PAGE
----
On May 23 2016, the U.S. Department of Labor (DOL) published its final revisions to the overtime compensation regulations under the Fair Labor Standards Act (FLSA). The Final Rule makes changes to the regulations pertaining to the exemption for salaried executive, administrative, and professional employees (commonly known as the "white-collar" exemption). DOL Final Rule, Defining and Delimiting the Exemptions for Executive, Administrative, Professional, Outside Sales and Computer Employees, 81 Fed. Reg. 32,391 (May 23, 2016). Among other things, the Final Rule raises the standard salary threshold for the exemption from $455 a week ($23,660 a year) to $913 a week ($47,476 a year) for full-time employees and provides for automatic adjustments every three years based on the weekly earnings of the 40th percentile of full-time salaried workers in the lowest-wage Census region (currently the South). The Final Rule also increases the "highly compensated employee" (HCE) annual salary threshold from $100,000 to $134,004 for full-time employees and provides for three-year automatic adjustments based on the annualized weekly earnings of the 90th percentile of full-time salaried employees nationally. The Final Rule takes effect on December 1, 2016.Read More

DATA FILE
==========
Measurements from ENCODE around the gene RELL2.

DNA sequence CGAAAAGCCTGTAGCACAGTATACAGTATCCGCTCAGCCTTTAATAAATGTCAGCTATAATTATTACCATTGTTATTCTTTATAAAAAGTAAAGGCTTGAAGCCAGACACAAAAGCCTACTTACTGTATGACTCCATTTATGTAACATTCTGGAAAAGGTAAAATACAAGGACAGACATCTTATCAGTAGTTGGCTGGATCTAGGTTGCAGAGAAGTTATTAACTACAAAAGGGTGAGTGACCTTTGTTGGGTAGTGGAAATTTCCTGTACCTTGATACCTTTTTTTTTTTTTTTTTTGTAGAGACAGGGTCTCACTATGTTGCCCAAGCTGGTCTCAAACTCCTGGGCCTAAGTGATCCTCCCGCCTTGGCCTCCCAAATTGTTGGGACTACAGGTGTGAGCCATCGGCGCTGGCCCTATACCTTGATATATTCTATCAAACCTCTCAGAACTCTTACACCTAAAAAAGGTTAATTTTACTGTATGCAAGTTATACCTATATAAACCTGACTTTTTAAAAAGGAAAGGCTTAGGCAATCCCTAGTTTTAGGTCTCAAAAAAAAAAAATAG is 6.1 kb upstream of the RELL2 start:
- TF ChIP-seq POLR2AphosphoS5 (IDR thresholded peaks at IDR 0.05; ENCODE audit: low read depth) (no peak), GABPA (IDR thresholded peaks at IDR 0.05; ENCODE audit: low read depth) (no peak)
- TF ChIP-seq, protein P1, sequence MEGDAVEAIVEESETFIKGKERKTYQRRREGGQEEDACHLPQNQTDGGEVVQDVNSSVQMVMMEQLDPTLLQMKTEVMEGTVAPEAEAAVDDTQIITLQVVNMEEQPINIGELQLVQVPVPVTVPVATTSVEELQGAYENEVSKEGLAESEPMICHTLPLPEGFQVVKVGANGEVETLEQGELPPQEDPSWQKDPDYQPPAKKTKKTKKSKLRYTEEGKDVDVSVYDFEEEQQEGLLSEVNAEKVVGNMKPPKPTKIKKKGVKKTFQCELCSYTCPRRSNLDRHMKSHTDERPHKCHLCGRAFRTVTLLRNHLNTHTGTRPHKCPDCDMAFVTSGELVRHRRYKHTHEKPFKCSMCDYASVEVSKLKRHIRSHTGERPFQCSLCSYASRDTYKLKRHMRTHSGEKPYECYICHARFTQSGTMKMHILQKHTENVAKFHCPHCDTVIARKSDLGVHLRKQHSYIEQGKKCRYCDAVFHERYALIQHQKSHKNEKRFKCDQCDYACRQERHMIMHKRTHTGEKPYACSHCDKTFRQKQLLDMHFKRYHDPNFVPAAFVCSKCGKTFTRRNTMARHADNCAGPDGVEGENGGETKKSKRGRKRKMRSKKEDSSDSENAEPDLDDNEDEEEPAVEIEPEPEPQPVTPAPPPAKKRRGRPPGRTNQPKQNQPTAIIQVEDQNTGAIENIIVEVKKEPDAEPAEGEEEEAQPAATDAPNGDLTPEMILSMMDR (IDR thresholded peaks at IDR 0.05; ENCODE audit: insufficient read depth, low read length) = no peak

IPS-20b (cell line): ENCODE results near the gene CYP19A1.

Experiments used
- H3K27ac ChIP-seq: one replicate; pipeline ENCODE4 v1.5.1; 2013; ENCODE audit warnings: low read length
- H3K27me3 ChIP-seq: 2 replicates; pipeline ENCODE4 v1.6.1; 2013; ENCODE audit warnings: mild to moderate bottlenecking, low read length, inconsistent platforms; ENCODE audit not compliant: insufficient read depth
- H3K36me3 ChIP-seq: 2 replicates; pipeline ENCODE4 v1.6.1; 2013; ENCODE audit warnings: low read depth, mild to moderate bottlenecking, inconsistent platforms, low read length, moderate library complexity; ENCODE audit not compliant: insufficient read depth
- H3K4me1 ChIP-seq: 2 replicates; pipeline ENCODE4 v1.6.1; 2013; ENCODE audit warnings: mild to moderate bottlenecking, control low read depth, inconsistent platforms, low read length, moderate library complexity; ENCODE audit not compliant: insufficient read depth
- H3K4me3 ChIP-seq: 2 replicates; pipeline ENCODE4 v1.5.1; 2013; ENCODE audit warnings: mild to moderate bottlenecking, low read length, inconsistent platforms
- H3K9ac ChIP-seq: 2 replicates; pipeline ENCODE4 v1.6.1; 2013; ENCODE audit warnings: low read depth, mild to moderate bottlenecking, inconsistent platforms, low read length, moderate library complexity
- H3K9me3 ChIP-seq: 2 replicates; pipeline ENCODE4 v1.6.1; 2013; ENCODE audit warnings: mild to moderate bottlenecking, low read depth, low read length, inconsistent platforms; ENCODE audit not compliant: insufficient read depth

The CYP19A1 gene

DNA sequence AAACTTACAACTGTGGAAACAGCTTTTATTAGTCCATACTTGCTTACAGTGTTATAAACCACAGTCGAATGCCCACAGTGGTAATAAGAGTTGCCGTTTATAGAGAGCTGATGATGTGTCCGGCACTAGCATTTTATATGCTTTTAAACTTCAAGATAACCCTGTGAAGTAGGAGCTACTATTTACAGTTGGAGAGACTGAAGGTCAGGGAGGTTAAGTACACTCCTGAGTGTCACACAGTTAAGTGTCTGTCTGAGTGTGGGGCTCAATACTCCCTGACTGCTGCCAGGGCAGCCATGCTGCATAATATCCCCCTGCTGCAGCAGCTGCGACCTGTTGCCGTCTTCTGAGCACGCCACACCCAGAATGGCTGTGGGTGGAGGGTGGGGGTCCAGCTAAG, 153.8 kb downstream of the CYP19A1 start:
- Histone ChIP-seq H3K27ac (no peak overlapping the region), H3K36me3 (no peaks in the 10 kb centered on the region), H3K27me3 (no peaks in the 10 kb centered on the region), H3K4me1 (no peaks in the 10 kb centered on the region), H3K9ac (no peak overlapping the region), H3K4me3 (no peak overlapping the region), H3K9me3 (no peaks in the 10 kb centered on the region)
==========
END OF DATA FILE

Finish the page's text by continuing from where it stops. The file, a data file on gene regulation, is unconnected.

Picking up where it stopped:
The Employment Lawyer Blog by John F. Buckley IV
John F. Buckley IV
The proposed federal Password Protection Act of 2015 (H.R. 2277), introduced on May 12, 2015, would bar employers from requiring or requesting employees or job applicants to provide password information for their social media and email accounts as a condition of employment. The Act was introduced in order to curb this growing practice, and it was drafted in consultation with major technology companies and legal experts, its proponents stated. A similar measure (H.R. 2077/S. 1426) was introduced but failed in the 113th Congress, which concluded on December 31, 2014.